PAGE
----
In Speech, A Balancing Act of Policy And Politics

(Photos By Sarah L. Voisin -- The Washington Post)
By Dan Balz
Washington Post Staff Writer
Tuesday, May 16, 2006

President Bush once saw the immigration issue as an opportunity to expand the Republican Party by attracting more Hispanic voters with a message of tolerance and inclusion. His nationally televised speech last night was an admission that the issue has now become a problem that, if not managed carefully, could quickly become a historic liability for his party.

The immigration debate that reopened in the Senate yesterday offers Republicans an unpalatable political trade-off. Disappointing conservative, anti-illegal-immigration forces could demoralize a crucial constituency and depress turnout in the November elections at a time when every vote appears important to the GOP. Energizing only those conservatives risks destroying the president's long-sought goal of building a durable Republican majority by normalizing his party's relations with the rapidly growing Latino community.

Bush sought to reassure both sides with his speech last night, and in doing so he attempted to define the middle ground in a debate where consensus has been difficult. By ordering National Guard troops to the border, he was determined to show conservatives and House Republicans his belief that border security is a prerequisite to any legislative solution. But on the most contentious issue before Congress, Bush came closer to the approach now on the Senate floor, saying he favors a path to citizenship for some illegal immigrants while rejecting either mass deportation or automatic amnesty for those now here illegally.

"America can be a lawful society and a welcoming society at the same time," he said. "We will fix the problems created by illegal immigration, and we will deliver a system that is secure, orderly and fair."

That he found himself in such a position, on an issue about which he has spoken passionately ever since he bucked anti-immigration voices within his own party as governor of Texas, reflects the power and passion of those opposed to comprehensive legislation. It also underscores that he comes to the debate at this moment in a weakened position, particularly among conservatives in his own party.

"I think the president would really like to do the right thing here and pass a responsible bill, but his own weakness in his own party has made that much more difficult," said Simon Rosenberg, founder of the centrist New Democrat Network. "In many ways, he lost control of this debate late last year, when Republicans [in the House] passed a bill that was really one of the more extreme bills passed in American history. He's never regained control of the debate."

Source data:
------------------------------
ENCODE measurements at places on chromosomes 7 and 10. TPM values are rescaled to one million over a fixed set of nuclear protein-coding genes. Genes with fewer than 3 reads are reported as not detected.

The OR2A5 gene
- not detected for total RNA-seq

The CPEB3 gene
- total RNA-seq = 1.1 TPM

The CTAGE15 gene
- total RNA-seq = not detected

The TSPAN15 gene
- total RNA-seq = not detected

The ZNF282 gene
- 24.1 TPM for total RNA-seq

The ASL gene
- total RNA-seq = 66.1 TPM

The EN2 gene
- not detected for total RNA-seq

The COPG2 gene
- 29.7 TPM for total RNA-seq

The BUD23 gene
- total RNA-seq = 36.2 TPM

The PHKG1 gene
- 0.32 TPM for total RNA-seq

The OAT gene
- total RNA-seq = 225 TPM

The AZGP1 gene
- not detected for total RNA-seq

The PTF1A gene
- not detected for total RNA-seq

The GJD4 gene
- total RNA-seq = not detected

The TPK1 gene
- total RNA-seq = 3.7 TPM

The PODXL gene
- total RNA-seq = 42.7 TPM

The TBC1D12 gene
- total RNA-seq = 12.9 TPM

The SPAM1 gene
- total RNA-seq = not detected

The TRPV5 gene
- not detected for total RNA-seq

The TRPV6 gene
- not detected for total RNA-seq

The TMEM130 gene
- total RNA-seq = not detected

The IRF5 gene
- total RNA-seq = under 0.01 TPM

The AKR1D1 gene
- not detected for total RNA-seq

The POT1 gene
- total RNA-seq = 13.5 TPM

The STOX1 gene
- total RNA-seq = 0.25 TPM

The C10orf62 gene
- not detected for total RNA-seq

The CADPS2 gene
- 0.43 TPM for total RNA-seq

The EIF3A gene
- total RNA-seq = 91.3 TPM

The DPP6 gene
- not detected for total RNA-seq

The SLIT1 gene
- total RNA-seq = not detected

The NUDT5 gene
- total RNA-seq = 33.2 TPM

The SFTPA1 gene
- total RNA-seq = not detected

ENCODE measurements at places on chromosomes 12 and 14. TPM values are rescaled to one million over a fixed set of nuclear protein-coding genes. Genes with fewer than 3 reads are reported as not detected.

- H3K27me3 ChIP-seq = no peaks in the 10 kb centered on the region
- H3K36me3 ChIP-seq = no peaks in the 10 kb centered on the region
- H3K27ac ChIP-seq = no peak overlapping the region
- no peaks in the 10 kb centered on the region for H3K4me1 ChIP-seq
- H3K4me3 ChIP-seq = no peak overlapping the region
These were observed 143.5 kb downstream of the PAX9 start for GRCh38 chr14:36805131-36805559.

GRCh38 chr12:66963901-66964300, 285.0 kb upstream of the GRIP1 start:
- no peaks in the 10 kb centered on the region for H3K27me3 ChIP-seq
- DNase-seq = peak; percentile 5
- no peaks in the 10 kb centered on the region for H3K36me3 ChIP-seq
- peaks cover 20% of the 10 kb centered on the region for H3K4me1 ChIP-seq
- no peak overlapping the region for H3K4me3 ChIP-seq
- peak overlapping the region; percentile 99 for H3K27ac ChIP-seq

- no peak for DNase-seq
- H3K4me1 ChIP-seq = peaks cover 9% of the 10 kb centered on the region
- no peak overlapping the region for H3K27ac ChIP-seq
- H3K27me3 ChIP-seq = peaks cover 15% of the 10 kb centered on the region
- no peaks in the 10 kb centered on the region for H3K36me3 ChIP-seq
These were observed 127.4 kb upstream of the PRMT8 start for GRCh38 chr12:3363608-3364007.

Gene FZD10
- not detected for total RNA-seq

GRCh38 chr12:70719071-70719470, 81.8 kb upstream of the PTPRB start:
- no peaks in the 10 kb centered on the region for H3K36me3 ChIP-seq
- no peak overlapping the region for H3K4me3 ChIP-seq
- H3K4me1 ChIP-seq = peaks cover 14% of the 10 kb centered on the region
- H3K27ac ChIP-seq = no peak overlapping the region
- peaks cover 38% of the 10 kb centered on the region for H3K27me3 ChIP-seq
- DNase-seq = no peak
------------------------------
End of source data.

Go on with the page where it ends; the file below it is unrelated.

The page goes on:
A Republican strategist with close ties to the White House, who spoke on the condition of anonymity to talk candidly about the president's problems, blamed Bush for not standing up forcefully to supporters of a House bill that would make felons of the 12 million illegal immigrants in the country as well as anyone who tries to help them. "The president responded to that House bill rather passively," he said. "Leadership is standing up to demagoguery." This strategist said last night's speech was less about immigration than "about the total collapse of the president's numbers among conservatives."

GOP internal survey data show that the immigration issue does not cut the same way in all competitive districts, and therefore neither party can confidently predict how the politics of this debate will play out in November. Adding to the uncertainty is the question of what kind of legislation, if any, ultimately emerges from Congress.

The House and Senate now appear to be on a collision course, with the Senate aiming at comprehensive legislation that would include a path to citizenship for many of the illegal immigrants already here, and House Republicans determined to block anything that they believe smacks of amnesty. Bush insisted last night that what he supports is not amnesty.

Three in four Americans -- 74 percent -- supported using National Guard troops to patrol the U.S. border with Mexico, according to a Washington Post-ABC News poll conducted before the president spoke. The results are based on interviews with 508 randomly selected adults who were interviewed Friday through Sunday for this survey, with a margin of sampling error of plus or minus five percentage points.

Republican pollster Bill McInturff said Bush was wise to take on issues of enforcement -- with his plan for sending troops to the border and his renewed call for tougher sanctions against employers who knowingly hire illegal immigrants -- as part of his call for comprehensive legislation.

"From all the various data I've looked at, there are two constants," he said. "One, that people do not believe we are adequately defending our border, and two, that they want employers held accountable. . . . You can't get to a guest-worker program until people believe you're securing the borders and you're cracking down on employers."

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